The IASB has issued an exposure draft proposing a limited scope amendment to IAS 39, Financial instruments: Recognition and measurement, and to the forthcoming chapter on hedge accounting in IFRS 9, Financial instruments. The exposure draft proposes some relief from the hedge accounting requirements when a derivative is novated to a central counterparty (CCP), such as a central clearing organization, under certain circumstances.
Regulations have been introduced (based on the G20 commitments arising out of the financial crisis) that will require “over the counter” (OTC) derivatives to be transacted with a CCP to improve transparency, consistency, and regulatory oversight of OTC derivatives. This will result in the novation (that is, replacing one party of the derivative contract with a new party, in this case the CCP) of existing OTC derivative contracts.
Existing guidance requires an entity to stop hedge accounting when such a novation occurs because the original derivative no longer exists. The derivative with the CCP can be designated in a new hedging relationship. However, this may result in more hedge ineffectiveness, particularly for cash flow hedges, and increases the risk that the hedging relationship will fail to meet the threshold for being highly effective because the new derivative has a non-zero fair value.
The exposure draft proposes to allow the continuation of hedge accounting when a hedging derivative is novated to a CCP and all of the following conditions are met:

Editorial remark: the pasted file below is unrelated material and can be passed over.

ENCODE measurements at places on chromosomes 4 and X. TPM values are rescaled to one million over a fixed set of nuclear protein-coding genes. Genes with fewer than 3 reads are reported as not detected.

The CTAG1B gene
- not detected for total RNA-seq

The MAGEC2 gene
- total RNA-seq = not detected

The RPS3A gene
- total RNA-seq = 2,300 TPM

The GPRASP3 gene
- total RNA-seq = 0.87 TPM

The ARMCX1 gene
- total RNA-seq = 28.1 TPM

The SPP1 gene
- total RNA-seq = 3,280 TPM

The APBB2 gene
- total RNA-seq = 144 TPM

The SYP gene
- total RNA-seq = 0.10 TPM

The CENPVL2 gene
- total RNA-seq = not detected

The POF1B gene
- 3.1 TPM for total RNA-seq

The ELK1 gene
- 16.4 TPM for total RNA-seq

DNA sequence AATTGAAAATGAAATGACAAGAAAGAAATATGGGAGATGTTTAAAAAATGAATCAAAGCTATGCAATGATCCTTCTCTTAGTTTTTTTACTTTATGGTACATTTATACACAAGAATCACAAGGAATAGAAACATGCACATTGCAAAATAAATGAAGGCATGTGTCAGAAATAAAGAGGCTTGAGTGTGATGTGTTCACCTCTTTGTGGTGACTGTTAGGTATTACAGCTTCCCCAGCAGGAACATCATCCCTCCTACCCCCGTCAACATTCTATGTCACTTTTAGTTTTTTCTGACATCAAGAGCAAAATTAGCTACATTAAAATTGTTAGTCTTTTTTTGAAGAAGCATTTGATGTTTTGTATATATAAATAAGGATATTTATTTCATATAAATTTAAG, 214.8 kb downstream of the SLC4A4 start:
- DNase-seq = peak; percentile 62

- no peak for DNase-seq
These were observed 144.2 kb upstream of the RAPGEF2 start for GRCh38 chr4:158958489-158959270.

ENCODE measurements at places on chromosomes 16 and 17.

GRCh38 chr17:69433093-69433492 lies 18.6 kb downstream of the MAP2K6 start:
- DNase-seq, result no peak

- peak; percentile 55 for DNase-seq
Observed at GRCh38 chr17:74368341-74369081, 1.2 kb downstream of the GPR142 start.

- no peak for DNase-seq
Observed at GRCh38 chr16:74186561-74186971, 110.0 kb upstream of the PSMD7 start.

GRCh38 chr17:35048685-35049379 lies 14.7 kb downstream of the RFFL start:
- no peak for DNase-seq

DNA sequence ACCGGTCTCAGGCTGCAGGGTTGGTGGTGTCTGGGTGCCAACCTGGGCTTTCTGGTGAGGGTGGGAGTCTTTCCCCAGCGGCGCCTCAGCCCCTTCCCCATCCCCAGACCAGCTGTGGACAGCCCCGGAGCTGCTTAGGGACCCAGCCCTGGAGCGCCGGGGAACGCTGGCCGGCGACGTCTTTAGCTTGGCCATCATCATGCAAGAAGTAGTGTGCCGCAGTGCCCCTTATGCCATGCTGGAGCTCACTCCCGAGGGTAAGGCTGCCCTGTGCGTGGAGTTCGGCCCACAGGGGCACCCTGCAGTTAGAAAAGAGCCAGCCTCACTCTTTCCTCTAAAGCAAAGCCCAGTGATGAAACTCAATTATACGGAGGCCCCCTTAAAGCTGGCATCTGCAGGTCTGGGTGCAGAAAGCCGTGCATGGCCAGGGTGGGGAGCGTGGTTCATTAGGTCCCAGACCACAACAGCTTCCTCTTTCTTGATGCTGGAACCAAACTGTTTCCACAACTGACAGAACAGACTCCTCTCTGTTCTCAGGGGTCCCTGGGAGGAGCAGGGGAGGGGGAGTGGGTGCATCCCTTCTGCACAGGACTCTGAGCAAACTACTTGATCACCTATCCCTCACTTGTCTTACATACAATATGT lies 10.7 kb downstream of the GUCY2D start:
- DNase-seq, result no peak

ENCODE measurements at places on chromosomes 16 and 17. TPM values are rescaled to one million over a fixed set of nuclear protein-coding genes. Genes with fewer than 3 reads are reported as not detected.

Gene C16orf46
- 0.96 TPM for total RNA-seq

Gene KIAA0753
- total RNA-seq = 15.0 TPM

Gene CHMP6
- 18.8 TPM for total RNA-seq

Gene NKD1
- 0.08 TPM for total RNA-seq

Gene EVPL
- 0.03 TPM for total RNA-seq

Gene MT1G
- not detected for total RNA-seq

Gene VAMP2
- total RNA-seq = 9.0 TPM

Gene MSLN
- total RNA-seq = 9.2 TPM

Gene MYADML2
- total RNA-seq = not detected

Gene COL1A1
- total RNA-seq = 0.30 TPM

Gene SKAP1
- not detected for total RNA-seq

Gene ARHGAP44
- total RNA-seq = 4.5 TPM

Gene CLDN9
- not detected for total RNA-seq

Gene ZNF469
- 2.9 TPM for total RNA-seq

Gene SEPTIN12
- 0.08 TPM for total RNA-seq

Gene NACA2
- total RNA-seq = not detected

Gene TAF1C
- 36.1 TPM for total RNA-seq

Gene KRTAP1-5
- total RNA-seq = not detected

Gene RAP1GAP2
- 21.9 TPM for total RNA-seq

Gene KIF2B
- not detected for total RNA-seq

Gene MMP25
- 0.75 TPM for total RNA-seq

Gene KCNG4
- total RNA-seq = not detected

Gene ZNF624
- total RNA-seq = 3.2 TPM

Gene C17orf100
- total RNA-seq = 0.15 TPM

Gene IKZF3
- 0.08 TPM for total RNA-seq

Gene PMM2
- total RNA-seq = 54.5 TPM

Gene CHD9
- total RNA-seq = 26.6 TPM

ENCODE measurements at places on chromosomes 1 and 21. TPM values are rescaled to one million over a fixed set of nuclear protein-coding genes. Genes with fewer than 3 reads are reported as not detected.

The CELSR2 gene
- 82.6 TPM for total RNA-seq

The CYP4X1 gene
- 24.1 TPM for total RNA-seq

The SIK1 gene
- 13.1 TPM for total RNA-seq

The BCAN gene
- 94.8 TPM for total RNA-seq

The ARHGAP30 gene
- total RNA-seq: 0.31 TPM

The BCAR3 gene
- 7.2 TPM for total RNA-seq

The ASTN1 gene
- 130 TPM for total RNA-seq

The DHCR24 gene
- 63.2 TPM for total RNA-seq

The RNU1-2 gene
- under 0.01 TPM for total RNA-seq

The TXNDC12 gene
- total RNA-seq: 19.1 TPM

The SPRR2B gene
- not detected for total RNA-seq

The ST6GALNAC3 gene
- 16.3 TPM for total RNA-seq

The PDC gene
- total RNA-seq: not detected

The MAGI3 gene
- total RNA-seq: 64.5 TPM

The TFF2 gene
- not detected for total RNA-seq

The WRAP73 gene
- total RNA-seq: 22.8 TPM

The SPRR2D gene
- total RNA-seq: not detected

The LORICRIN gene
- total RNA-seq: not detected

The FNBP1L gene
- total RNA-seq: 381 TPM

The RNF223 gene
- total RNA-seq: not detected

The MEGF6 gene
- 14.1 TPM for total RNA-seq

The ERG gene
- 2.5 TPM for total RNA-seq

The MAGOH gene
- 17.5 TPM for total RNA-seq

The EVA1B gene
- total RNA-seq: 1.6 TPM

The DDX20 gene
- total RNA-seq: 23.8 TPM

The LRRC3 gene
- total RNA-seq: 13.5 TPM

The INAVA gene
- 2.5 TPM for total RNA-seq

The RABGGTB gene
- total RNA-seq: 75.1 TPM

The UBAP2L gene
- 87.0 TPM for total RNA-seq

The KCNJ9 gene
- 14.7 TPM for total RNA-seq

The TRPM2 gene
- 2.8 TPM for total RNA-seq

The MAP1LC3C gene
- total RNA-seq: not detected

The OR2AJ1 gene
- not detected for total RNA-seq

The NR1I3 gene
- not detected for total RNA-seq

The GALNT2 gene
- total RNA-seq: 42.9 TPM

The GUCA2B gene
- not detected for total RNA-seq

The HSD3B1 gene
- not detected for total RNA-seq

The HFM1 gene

Any changes to the derivative’s fair value that arise from the novation must be reflected in its measurement and therefore, in the measurement of hedge effectiveness.
In the United States, the SEC staff provided similar relief. In a letter to the International Swaps and Derivative Association (ISDA) dated May 2012, the SEC staff agreed that it would not object to the continuation of an existing hedging relationship where there is a novation of a derivative contract under specific circumstances. However, those specific circumstances differ from those proposed by the IASB and therefore, could lead to application differences. For further details on the SEC staff views, refer to Dataline 2012-16, Implications to hedge accounting of changes to derivative counterparties or hedging relationships.
The limited scope amendments will be beneficial to entities applying hedge accounting that are subject to mandatory novation of OTC derivatives.
Although the exposure draft does not specify an effective date, the IASB hopes to complete the amendments as soon as possible because the new regulations to mandate CCP clearing of OTC derivatives will become effective shortly.
The comment period ends on April 2, 2013. Entities should consider responding to the proposals so that their views can be considered by the IASB in its finalization of the amendment.
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